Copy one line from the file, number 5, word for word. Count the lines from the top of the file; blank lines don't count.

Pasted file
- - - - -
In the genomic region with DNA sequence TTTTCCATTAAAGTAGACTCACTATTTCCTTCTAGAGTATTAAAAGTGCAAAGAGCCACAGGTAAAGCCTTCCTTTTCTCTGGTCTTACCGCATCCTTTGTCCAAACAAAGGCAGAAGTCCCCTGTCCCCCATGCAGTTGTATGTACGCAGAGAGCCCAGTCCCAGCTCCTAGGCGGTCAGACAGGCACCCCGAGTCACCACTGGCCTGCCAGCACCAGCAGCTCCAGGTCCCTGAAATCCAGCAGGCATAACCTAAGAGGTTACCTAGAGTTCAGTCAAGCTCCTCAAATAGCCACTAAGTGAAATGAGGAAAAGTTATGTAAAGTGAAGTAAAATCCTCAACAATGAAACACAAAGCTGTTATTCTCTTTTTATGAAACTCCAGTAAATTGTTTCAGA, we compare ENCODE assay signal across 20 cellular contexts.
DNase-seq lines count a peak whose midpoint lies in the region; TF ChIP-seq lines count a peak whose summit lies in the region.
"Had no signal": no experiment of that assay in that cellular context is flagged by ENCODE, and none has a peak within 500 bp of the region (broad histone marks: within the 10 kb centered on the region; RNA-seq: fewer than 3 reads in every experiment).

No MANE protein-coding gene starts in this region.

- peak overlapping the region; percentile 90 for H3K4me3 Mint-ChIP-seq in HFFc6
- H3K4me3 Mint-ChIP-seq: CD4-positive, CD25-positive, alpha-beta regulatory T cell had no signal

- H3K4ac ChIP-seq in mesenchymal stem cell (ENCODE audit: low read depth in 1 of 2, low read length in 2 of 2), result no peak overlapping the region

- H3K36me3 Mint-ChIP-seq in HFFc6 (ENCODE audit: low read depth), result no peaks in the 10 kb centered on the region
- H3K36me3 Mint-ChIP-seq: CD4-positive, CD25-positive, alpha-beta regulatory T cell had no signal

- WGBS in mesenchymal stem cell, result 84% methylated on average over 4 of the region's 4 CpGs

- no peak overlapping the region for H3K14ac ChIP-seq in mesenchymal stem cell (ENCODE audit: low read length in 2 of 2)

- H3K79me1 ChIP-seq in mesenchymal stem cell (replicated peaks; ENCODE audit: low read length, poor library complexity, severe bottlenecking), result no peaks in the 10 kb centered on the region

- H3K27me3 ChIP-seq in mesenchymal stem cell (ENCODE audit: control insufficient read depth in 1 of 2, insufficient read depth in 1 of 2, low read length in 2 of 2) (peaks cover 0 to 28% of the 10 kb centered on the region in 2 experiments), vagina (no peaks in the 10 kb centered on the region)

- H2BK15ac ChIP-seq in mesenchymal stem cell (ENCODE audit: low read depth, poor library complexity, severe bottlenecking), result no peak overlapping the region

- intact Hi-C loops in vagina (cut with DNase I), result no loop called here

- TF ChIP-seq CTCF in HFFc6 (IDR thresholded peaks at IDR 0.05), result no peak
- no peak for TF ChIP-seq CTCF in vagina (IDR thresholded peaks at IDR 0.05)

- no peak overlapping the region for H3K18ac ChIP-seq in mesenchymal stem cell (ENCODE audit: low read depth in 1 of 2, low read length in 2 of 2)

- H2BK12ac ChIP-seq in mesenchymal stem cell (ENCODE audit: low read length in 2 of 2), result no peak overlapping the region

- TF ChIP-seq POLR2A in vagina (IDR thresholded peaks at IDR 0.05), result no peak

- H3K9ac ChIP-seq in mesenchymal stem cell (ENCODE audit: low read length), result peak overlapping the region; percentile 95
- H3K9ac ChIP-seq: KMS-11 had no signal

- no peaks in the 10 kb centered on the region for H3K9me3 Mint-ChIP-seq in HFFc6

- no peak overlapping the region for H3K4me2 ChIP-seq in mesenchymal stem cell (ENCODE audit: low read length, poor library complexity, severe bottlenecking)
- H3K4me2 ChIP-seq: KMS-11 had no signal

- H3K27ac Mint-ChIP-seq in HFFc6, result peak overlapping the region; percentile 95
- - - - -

- peak overlapping the region; percentile 90 for H3K4me3 Mint-ChIP-seq in HFFc6